Anticipate Wood Deteriorating

Old lumber that recently came off of the building is always more solid than anything that has been stacked around a while or laying in the dirt. Almost every time that it sits in a stack with no airflow it will dry rot. Lumber that is stacked outside with stickers (wood spacers) between each layer to allow airflow will last much longer than a un-stickered stack with a sheet of plastic over it. The lumber that cannot dry out easily will begin rotting immediately. The same goes for an old barn. It can stand out in the elements getting beat with rain, wind, sun, snow, and anything else that nature throw at it. It will last for what seems like forever unprotected like this, but the moment it falls down it will start to decompose. Material that stood upright unprotected for a century would be better than a painted board that laid in the mud for one year. Salvaging decaying barns is important to do before they fall into a heap and become a worthless pile of scrap.

If one does not have covered lumber storage, stack in a yard with stickers between each layer to let the wood breath. They will get wet, but the next day the wind will dry them out. All wood brought in from storage should go through a process of denailing, metal detecting, air drying, and finely kiln drying before being milled.

So, how do we recommend building gates or doors that are to be exposed to the elements? Customers often ask if reclaimed wood is tougher, more resilient, more stable, and drier than virgin wood. Some reclaimed lumber dealers may lead you to believe this, but honestly that can be a little bit of smoke and mirrors. Wood is wood whether it was harvested last year or a hundred years ago. It will still absorb moisture, rot, or crack. The biggest difference about older wood is that it came from old growth forest and on average may have tighter growth rings than fresh cut virgin wood. Also one can be assured that all of the green moisture is out of reclaimed lumber if it has had time to dry properly; the only moisture still present is ambient moisture which is easier to get out. Reclaimed lumber can still warp and twist in new ways, but if properly used it may not have the surprises that green virgin lumber may have. Finally, whichever kind of lumber one uses, they still need to take the same precautions to protect the piece that they are building. This means that using either reclaimed or virgin lumber one needs to plan ahead to protect the wood from the elements.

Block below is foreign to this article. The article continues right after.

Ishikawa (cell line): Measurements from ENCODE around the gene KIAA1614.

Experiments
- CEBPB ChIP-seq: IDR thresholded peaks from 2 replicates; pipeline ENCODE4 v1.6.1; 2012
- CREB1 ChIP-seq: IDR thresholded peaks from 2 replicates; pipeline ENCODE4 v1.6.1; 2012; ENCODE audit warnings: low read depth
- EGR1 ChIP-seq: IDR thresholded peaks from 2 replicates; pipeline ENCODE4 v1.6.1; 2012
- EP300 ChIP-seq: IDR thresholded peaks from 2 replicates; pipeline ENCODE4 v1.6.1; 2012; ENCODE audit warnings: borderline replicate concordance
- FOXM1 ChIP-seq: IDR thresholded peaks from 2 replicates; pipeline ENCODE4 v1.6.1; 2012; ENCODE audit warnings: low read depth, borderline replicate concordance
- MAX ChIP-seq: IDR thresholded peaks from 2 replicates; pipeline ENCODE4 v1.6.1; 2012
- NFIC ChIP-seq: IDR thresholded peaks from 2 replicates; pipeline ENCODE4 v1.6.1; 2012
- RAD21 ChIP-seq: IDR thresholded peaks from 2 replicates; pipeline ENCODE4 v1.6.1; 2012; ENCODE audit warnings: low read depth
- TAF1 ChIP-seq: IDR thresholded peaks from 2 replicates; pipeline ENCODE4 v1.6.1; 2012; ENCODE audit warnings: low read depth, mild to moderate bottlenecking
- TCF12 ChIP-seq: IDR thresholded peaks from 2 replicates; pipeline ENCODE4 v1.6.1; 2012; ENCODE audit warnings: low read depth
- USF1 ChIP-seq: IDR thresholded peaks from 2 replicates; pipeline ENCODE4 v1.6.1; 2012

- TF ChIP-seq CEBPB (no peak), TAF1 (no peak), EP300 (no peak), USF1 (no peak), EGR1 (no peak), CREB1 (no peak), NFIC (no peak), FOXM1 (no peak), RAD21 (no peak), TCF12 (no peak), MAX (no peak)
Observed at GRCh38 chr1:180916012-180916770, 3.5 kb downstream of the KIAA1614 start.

Our standard way of constructing doors is with solid wood pieces that have multiple laminations to maintain flatness. This method uses 1/4″ veneers on each side of a laminated stave core. Our joinery is very tight with close tolerances. This quality of craftsmanship is great if the door is to finish and protected from the elements. No amount of finish and maintenance, though, is going to protect a door from direct rain and sun. That door will soak up the water and the finish will peel off; for this reason your exterior doors need overhang protection. Even with the laminations to lend stability a solid wood door that soaks up moisture can swell and blow itself apart.

If the customer wants a wood door but doesn’t have the proper location to install it, a lot of questions and soul searching must be asked. For example, let’s say the installation is for a South-West facing location with no eaves. The sun actually will do more damage than the direct rain. Is it ethical to sell a door that is going to be a maintenance nightmare and possible be destined to fail? No amount of proper planning and quality construction techniques can fight the elements indefinitely. Sometimes not every location is suitable for an exterior wood door, and maybe alternative materials should be used.

Occasionally we are asked to build doors and gates that will be exposed to the elements. It is important to manage customers’ expectations of how the wood will perform. If it is a door that does not lead to a conditioned space or an outside gate we recommend using solid wood boards and mechanical fasteners such as bolt and nuts. In these instances we recommend against using lamination or any glued joints. No matter how waterproof the glue is the wood will swell and move, and thus break the joint. To keep the door relatively flat wood braces can be bolted on (a nice touch here is to use authentic old rusty bolts) or an even stronger method is to introduce a steel framework. These solid wood/ non-glued plank doors are typically built with looser tolerances that allows for wood expansion or movement; they resemble the doors built for old barns.

In these non-laminated doors and gates built without glue joints that are fully exposed to the elements we recommend against using any finish or paint on them. For the same reasons outlined above about how wood will rot when it is not allowed to dry, the finish will trap the moisture in the board. For example, if one were to build a fence with lumber, it would last longer with no finish ever applied to it than one with paint applied but not maintained yearly. No matter what the finish manufacturer’s claims are there is no finish that lasts ten years or a lifetime like some claim. The wood underneath moves and cracks, therefore opening up new holes for moisture penetration. Also, no matter what the owner’s good intentions of maintaining the finish, as time goes by it is often forgotten. We would rather use old wood and let it naturally weather with no finish. Let nature install it owns beauty, and the piece can look like it belongs in its spot.